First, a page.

Wednesday, August 13, 2014

The Giver: What it is, and What it isn't

For those who read my post yesterday, please note that I wrote this post a while back and then put it off . . . and forgot which date I attached to it. Sorry about that. I will be around to comment and visit.


With the upcoming release of The Giver, I've seen and heard more concern about the controversy around this book. Released in 1993, The Giver is similar to Matched, The Hunger Games and Divergent, and contains some of the themes found in 1984 by George Orwell.

In fact, I think that it's possible that those who have read and loved The Giver are more likely to write, read, and love other dystopian novels.

Dystopian isn't new, it's been around for a few hundred years, and in early the 20th century, Jack London was one of the first American dystopian writers. Don't knock it as a new, untried, or simply "of the moment" genre.

Here are some of my thoughts on The Giver: What it is and What it isn't.

The Giver by Lois Lowry is an award-winning book that includes heavy topics such as: depression, emotional control over society and individuals through the use of mandatory medications, infanticide, and euthanasia.

The Giver by Lois Lowry is not a book that condones suicide or suicidal tendencies.

In fact, I believe that Lois Lowry paints a very negative picture of all of the above controversial topics. Throughout The Giver, and the books in the series following it, Lowry portrays Christian, Biblical values in an imaginative way that doesn’t flinch from heavy topics.

It’s not something that I would read with most elementary school students.

It is something I required my oldest to read as part of her 8th grade literature course that also included Shirley Jackson’s short story, “The Lottery,” and Orson Scott Card’s novel, Ender’s Game. She also read Little Women, The Tempest, The Old Man and the Sea, and other classics that year. We were discussing the role of individuals in society, and the role of society in an individual’s life. We discussed Biblical principles like free will, predestination, sin, salvation, grace, and the Great Commandment and Great Commission. We discussed WWII, communism, and the fear in Western society of communist and socialist government – the government of The Giver is decidedly communist.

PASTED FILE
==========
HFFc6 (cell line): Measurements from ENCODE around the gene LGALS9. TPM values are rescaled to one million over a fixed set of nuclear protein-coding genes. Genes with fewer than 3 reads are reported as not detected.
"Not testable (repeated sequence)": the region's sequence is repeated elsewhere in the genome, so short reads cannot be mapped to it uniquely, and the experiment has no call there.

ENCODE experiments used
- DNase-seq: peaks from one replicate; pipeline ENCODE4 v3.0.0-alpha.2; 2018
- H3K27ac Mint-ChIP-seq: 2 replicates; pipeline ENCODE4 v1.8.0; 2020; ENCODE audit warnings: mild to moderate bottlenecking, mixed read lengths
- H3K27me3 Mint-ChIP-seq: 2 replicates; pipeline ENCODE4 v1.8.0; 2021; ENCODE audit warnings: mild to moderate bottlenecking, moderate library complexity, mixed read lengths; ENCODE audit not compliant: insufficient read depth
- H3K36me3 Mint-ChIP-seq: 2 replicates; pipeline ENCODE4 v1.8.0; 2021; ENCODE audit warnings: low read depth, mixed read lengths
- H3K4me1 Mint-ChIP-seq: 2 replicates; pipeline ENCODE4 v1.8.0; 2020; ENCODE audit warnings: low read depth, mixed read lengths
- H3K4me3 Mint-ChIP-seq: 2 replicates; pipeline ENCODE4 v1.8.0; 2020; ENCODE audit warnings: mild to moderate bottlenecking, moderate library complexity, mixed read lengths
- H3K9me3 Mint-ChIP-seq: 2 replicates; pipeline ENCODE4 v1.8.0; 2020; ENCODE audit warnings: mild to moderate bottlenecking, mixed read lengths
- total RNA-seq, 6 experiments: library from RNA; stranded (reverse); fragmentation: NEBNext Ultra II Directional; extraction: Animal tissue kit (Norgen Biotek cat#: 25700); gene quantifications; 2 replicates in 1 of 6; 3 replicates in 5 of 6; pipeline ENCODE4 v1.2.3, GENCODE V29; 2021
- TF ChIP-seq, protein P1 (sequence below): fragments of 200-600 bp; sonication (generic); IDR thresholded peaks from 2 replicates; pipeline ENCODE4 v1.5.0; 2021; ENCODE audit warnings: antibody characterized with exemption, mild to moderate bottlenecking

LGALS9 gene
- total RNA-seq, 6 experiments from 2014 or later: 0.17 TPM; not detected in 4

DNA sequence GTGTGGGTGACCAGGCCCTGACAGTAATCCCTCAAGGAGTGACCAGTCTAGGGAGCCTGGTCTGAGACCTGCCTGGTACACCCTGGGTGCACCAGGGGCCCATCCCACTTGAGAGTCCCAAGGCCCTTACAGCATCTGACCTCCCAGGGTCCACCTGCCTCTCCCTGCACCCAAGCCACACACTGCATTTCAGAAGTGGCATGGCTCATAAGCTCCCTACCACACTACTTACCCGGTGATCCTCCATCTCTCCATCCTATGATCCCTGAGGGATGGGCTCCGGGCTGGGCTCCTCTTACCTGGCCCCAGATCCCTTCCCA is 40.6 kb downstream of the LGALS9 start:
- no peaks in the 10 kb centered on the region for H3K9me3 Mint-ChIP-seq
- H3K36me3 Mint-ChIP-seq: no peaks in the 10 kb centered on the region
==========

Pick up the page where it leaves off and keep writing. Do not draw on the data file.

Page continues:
It’s not a book I would suggest having a student read in a vacuum without any historical or social context. It’s definitely not a book that students should read without having a chance to discuss the heavy topics introduced within its pages.

It is a worthwhile read. Infanticide, euthanasia, depression, emotional control and uniformity through medication, and a society that values conformity to a politically correct totalitarian rule are topics we could all take some time to think about in our era. They’re current events.

If you can’t handle reading the daily news, then don’t read The Giver. It’s not a light read.

The Giver will make you think. It will make you uncomfortable with infanticide and euthanasia. It will make you celebrate our freedom to feel the full range of emotions. You will probably cry when you read it. And our ability to cry, laugh, and embrace our loved ones will be something you will celebrate after you’ve read The Giver.

 

15 comments:

Alex J. Cavanaugh said...

I was curious what the hype was about. I wonder how the movie will fare since other similar dystopians have come before it!
'They're current events.' That is so true.

mshatch said...

I loved The Giver, but it isn't a 'light' read.

L. Diane Wolfe said...

It sounds really intense. I'm curious about the Biblical aspects. Isn't this the book Jeff Bridges has been trying to get made into a movie?

Heather Holden said...

I've heard of The Giver, but never read it myself. I never even knew it was a dystopian! But wow, it definitely sounds like an intense read...

Tyrean Martinson said...

I know what you mean. It seems like they are a lot of expectations put on dystopian fare at this point.

Tyrean Martinson said...

definitely not. :)

Tyrean Martinson said...
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Tyrean Martinson said...

Very intense. I'm a little afraid that they've gone for an "action-packed" twist on it in the movie because I don't want the movie to lose the intensity and purpose of the book.

Tyrean Martinson said...

The Biblical aspects are more of the way in which the mc relates to others and the choices that he makes.

cleemckenzie said...

You've given some very sound advice about this book. It is a compelling and heavy topic book that sticks with you long after you close the cover.

Maurice Mitchell said...

It'll be interesting if they carry those themes through into the movie since they're target audience might be put off by that. Great overview Shannon since I knew nothing about this.

Tyrean Martinson said...

It definitely has stuck with me long afterwards . . . it's a great book, and a heavy book. :)

Tyrean Martinson said...

I kind of doubt that they will and it's making me reluctant to see it. I'll probably go see it on a "cheap" night at our local theater.

Quanie Miller said...

I hadn't even heard of this novel before but the way you describe it, it sounds like an intriguing read. Definitely adding to my TBR list. I love dystopian novels and even plan to write one someday.

Tyrean Martinson said...

I hope you like it!